Light-roasted beans are not exposed to heat following their “first crack,” so they retain more moisture. The result is a denser bean that looks more sepia-toned than mahogany, and feels smooth and dry to the touch. The coffee will have a lighter color and thinner consistency, too. Think toast, not roast.
Dark-roasted beans, on the other hand, are almost black in color, and their surfaces can feel somewhat slick. That oily sheen is evident in the finished cup, which will be thicker and fuller-bodied than brews made from light-roasted beans.
Coffee made from lighter-roasted beans tends to have more delicate, complex flavors. Rae describes light-roasted coffee as “sweeter, bright, and more acidic.”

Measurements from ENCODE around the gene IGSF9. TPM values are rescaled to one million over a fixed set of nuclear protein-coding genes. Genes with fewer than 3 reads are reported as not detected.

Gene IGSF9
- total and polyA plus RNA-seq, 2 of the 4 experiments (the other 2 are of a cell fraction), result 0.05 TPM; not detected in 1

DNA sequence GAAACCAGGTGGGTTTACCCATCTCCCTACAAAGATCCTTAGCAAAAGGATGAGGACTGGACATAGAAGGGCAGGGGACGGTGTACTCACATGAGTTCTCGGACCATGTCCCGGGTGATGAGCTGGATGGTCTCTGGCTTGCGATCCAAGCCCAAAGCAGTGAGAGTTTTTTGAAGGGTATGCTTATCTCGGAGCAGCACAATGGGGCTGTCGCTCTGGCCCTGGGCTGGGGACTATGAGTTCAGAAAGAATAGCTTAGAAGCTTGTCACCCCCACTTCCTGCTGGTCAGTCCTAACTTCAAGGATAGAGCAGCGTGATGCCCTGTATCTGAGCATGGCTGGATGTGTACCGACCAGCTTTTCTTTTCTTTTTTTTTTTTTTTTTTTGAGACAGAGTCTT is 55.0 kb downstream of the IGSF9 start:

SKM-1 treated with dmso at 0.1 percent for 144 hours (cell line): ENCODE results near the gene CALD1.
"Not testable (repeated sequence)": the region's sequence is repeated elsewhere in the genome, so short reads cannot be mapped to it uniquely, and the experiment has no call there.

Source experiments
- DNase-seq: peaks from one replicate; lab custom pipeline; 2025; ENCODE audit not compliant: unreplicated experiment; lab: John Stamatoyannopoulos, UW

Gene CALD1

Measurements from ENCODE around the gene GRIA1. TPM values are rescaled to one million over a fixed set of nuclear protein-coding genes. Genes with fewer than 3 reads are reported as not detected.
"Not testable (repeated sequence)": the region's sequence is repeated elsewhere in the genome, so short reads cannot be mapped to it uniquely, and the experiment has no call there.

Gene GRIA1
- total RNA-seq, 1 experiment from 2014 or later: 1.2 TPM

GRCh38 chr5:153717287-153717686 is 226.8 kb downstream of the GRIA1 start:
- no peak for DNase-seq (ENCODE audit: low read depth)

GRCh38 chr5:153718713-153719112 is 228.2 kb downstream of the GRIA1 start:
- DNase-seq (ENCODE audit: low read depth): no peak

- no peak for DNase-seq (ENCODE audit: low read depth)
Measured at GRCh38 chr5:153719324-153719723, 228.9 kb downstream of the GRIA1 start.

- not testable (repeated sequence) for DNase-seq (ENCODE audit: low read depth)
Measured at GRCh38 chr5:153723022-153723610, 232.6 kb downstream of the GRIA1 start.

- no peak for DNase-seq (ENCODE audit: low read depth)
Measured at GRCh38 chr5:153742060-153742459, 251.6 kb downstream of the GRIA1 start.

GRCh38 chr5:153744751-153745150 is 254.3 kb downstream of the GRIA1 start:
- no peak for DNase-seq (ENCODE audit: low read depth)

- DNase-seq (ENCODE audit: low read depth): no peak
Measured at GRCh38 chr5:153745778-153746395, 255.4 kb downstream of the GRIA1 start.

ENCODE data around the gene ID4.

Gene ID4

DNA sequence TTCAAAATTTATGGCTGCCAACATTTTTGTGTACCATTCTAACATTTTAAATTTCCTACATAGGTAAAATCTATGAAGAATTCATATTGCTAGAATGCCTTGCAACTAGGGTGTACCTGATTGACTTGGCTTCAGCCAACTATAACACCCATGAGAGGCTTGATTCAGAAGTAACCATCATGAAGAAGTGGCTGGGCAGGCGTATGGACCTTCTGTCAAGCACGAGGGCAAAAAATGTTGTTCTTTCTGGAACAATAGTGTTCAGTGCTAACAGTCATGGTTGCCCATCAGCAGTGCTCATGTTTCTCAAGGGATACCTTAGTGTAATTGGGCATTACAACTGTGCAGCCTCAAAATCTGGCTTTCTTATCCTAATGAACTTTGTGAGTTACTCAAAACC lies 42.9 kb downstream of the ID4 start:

“The roast date is the most important piece of information on a bag of coffee,” Alex Delany writes in Bon Appetit. Whether you are shopping for light- or dark-roasted beans, look for ones that have been roasted within the last two weeks. After that, they start to lose flavor.
Rumors abound about which roast provides the most caffeine, but coffee, like most things, is nuanced. “Some say light, some say dark, but for the most part the difference is nominal,” Sabori says.
“Truth be told, it’s all about the way the coffee is brewed, rather than how it’s roasted, when it comes to caffeine,” adds Rae.
For example, dark-roasted beans contain slightly less naturally occurring caffeine. They are less dense than light-roasted beans, though, so you tend to use more dark-roasted beans when you brew coffee. The caffeine differential is null.